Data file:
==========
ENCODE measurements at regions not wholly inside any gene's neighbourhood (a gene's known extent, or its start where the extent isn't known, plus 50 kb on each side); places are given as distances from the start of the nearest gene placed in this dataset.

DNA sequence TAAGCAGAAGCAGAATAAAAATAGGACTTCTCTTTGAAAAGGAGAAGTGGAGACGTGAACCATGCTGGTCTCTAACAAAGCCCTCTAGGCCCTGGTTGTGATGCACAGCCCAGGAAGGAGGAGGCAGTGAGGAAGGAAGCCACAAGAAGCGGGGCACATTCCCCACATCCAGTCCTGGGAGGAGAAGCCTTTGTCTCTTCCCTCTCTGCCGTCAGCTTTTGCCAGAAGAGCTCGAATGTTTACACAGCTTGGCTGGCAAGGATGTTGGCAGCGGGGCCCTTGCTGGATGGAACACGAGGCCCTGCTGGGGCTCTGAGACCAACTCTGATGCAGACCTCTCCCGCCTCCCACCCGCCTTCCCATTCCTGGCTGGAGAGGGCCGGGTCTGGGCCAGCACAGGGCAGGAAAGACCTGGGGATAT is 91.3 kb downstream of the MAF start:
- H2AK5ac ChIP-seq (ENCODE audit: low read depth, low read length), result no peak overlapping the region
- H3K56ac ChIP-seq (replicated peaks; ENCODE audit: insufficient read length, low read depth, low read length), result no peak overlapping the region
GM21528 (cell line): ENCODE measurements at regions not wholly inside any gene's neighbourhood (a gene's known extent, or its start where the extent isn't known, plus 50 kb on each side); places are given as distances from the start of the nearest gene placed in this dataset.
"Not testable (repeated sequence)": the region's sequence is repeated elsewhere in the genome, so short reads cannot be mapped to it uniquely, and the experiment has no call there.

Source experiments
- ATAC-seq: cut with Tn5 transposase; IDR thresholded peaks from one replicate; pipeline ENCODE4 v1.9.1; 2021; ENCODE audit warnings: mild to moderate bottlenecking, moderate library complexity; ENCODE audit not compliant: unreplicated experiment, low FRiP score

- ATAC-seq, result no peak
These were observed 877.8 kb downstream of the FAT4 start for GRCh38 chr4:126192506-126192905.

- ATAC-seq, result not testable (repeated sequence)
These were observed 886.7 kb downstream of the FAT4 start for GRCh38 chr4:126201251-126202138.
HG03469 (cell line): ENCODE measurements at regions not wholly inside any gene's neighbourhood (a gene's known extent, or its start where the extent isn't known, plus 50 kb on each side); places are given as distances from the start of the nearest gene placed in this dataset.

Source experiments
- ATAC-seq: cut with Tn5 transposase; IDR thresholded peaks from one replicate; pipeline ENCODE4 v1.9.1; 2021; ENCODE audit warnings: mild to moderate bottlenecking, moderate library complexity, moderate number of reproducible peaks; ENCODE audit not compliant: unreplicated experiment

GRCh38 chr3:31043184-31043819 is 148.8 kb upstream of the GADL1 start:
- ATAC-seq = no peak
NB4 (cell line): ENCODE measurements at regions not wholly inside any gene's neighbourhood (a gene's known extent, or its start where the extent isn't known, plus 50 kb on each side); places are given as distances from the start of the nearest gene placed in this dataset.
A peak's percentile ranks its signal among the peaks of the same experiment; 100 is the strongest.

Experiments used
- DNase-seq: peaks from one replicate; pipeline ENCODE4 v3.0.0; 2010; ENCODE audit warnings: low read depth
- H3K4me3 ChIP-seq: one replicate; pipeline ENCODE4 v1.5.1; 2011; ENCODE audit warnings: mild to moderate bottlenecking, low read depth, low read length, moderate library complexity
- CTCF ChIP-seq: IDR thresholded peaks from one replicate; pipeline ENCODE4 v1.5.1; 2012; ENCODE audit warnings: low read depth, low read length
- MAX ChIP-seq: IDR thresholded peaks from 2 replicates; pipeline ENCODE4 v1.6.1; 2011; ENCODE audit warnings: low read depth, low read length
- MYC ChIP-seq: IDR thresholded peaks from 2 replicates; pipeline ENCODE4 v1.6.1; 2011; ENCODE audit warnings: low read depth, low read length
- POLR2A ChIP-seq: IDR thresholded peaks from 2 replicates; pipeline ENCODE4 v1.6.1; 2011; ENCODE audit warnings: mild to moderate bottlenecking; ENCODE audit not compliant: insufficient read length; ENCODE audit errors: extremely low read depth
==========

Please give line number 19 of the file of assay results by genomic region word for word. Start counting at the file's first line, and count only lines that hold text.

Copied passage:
A peak's percentile ranks its signal among the peaks of the same experiment; 100 is the strongest.